Harrigan begins They Came From The Sky with an almost lyrical account of the land of Texas; and of what notable archeological sites reveal about the prehistoric peoples. After an interesting account of the Alibates Flint Quarries along the Canadian River in northern Texas, Harrigan discusses the extraordinary pictographs in the canyon lands between where the Pecos and Devils Rivers join the Rio Grande. I can attest to their beauty and the serene sense of awe they engender, as my family and I have visited a few in Seminole Canyon and, through the Rock Art Foundation, on a private ranch to its east. These were hunter/gatherers, but little is known except for these mystical cosmological records they left.
“By the beginning of the sixteenth century, Texas was well-populated with indigenous peoples living in nomadic family groups or in settled villages….” Harrigan succinctly presents the major contacts that followed the aforementioned Narvaez/Cabeza de Vaca expedition. Many of the early entradas resulted in degrees of disaster, battles with indigenous peoples, sickness, and astonishing tales of survival over long distances and time.
Harrigan describes Coronado adrift on the vast, trackless Llano Estacado, the remarkably flat prairie in the Texas Panhandle. Coronado wrote, “no more landmarks than as if we had been swallowed up in the sea… There was not a stone, nor a bit of rising ground, nor a tree, nor a shrub, nor anything to go by.”
After the remnants of the de Soto expedition limped into Mexico in 1543, “for many years to come the low-lying coast, assaulted by storms in summer and winter, with no landmarks except shifting dune fields, remained a lethal barrier to any secure European foothold in Texas.” And when silver was discovered in Zacatecas, Mexico, in 1546, “the urgency to explore a region that seemed to offer very little was gone.”
The next contacts were in the west, as expeditions followed the Rio Grande north. In 1595 Juan de Onate’s expedition resulted in “a hardscrabble cluster of missions,” run by “Franciscan friars with a fervent determination to Christianize the Indians.” Jumano Indians from the Texas plains appeared at a mission in 1629, troubled and seeking aid. “The Apaches, rising in power,” threatened to control their buffalo grounds and trading routes. “But the Jumanos lived far away from the Spanish outposts, and the country between was so vast and inhospitable that the alliance never happened.”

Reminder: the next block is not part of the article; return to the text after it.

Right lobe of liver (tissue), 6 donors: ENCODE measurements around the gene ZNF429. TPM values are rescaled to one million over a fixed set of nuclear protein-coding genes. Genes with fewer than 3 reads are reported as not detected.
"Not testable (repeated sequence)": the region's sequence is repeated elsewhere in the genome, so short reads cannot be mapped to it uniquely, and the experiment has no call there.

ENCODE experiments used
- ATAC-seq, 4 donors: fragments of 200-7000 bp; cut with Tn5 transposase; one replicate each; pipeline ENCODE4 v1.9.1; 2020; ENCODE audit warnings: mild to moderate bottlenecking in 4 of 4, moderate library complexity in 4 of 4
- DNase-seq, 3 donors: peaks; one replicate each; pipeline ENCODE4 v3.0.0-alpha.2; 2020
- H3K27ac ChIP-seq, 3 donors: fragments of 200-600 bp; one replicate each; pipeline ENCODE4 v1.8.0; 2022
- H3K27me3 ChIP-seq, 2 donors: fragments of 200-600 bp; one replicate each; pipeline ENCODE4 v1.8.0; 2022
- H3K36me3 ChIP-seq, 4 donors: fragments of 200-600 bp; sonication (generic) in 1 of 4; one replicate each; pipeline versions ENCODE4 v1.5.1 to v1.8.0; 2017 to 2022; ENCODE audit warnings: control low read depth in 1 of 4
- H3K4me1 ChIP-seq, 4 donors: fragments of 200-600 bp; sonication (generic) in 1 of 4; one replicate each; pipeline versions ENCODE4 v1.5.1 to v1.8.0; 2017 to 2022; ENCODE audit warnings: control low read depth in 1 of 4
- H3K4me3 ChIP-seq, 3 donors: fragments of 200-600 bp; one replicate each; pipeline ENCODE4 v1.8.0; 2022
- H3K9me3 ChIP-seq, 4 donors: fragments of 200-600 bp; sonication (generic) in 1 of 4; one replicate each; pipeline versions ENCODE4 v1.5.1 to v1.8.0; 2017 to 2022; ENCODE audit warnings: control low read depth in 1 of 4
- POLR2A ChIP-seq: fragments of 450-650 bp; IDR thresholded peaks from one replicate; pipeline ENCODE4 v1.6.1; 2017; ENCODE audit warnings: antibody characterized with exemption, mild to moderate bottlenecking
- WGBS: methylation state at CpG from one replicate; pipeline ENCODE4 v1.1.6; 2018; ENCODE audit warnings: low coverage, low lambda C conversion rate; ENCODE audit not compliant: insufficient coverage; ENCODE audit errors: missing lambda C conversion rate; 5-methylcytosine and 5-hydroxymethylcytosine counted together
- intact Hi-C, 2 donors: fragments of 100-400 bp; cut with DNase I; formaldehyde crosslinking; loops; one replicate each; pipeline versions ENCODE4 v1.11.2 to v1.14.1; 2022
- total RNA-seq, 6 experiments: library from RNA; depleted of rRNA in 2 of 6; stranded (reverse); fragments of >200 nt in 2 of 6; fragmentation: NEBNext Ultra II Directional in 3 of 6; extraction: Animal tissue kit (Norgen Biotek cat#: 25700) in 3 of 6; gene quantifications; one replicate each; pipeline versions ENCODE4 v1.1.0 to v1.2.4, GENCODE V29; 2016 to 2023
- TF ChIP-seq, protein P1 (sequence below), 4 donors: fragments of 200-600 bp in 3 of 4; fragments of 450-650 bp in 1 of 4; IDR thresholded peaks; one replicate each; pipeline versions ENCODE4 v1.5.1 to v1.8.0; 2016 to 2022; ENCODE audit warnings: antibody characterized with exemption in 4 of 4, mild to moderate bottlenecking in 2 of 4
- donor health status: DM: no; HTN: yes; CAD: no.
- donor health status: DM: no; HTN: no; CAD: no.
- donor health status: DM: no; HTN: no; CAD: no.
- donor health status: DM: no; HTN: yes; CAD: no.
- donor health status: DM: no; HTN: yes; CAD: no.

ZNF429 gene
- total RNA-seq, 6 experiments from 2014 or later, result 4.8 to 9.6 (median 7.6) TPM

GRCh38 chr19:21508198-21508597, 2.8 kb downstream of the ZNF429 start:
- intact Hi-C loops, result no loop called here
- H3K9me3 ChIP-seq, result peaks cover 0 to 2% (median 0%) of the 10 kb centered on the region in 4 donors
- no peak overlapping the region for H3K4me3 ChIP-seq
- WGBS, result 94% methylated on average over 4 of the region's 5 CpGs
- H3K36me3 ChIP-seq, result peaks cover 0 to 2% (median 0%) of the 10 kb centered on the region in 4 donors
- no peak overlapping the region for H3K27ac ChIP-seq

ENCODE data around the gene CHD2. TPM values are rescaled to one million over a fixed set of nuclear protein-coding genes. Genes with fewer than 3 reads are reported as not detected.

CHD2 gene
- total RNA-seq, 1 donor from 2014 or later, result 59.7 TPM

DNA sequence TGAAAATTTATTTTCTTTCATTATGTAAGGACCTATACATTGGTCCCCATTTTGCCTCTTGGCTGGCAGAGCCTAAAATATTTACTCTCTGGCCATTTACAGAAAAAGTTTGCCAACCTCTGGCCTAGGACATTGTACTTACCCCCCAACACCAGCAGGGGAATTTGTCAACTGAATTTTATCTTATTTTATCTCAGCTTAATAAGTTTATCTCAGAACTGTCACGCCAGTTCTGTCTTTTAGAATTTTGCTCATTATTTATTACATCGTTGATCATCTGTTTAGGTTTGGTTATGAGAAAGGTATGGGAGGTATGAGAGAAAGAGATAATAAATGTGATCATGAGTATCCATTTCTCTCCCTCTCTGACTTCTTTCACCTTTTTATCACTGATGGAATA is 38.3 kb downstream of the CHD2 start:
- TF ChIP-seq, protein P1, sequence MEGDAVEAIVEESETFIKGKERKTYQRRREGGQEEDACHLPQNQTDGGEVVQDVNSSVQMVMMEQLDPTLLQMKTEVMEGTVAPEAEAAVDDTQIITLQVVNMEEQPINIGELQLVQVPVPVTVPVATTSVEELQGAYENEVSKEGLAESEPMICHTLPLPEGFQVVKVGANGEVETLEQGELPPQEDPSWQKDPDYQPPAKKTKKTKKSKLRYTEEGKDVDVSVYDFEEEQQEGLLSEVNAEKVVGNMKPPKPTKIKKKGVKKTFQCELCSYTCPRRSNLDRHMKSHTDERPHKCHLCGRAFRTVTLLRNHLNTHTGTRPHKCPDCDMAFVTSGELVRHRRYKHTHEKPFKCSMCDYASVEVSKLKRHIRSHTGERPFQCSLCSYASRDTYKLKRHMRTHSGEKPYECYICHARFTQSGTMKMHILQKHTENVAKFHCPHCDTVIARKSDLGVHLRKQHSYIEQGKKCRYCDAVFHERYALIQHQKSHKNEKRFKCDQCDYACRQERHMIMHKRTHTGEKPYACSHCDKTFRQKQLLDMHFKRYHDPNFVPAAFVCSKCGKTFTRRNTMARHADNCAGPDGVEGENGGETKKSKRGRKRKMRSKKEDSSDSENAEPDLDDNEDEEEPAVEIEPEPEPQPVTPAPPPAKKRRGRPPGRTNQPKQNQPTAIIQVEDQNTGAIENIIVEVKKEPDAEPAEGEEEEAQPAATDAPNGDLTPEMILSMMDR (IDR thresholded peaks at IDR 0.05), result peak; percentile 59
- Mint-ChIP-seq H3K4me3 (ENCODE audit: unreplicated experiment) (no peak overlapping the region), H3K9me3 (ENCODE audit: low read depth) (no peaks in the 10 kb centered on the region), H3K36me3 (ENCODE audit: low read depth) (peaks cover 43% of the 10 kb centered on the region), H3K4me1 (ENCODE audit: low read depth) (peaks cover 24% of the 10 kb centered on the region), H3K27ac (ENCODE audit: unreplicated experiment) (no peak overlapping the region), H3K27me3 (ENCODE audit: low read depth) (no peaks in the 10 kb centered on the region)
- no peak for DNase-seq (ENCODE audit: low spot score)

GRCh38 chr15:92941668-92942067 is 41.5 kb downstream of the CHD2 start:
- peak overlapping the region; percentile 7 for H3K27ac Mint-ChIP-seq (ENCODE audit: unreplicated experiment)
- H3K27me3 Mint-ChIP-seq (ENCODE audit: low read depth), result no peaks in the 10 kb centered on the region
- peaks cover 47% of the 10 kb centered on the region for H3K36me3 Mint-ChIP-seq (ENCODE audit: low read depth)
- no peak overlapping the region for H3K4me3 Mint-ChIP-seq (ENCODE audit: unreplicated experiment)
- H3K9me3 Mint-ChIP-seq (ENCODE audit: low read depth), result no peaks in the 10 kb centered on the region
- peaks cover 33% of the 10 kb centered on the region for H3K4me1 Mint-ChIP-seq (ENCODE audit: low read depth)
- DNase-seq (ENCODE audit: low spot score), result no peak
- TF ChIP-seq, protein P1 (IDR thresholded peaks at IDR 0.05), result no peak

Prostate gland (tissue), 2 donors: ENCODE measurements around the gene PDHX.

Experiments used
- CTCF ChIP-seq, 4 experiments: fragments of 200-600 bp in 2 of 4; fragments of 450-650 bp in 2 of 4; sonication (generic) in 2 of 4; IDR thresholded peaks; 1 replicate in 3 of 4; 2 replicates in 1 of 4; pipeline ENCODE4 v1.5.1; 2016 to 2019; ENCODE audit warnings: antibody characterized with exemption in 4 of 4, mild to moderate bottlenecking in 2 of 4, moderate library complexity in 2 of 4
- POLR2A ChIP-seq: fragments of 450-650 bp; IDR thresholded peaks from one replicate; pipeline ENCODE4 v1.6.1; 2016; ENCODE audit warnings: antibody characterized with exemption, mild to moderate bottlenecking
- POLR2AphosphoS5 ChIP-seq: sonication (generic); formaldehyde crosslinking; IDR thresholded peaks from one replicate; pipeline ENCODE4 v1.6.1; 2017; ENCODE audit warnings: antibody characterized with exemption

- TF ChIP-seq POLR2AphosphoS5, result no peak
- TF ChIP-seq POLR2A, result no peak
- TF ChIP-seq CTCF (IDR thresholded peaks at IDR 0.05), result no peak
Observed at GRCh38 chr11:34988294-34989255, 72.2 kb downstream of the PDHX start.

By the mid-seventeenth century, to the Spaniards Texas had the quality of a “mirage” —lying out there shimmering in the sun, “a place from which the Spanish mind could not release its material dreams, its mystical claims.”
They Came From The Sky comprises 80 pages. But Harrigan packs an extraordinary amount of history into it. He writes lyrically, deftly presenting the empty vastness of the land and the desolate coast; the native tribes that lived there; and the Spanish explorers who followed their “hubristic spirit of conquest” into discovery, disaster, and often death. Harrigan has written a wonderful volume.
N.B. The quotes from conquistador Bernal Diaz de Castillo are from his epic “The True History of the Conquest of New Spain,” which Californio vaquero and amateur historian extraordinaire Arnold Rojas called “one of the most amazing and vivid narratives of adventure ever written.”
© 2017 Rick Schwertfeger, Austin, TX. Used by permission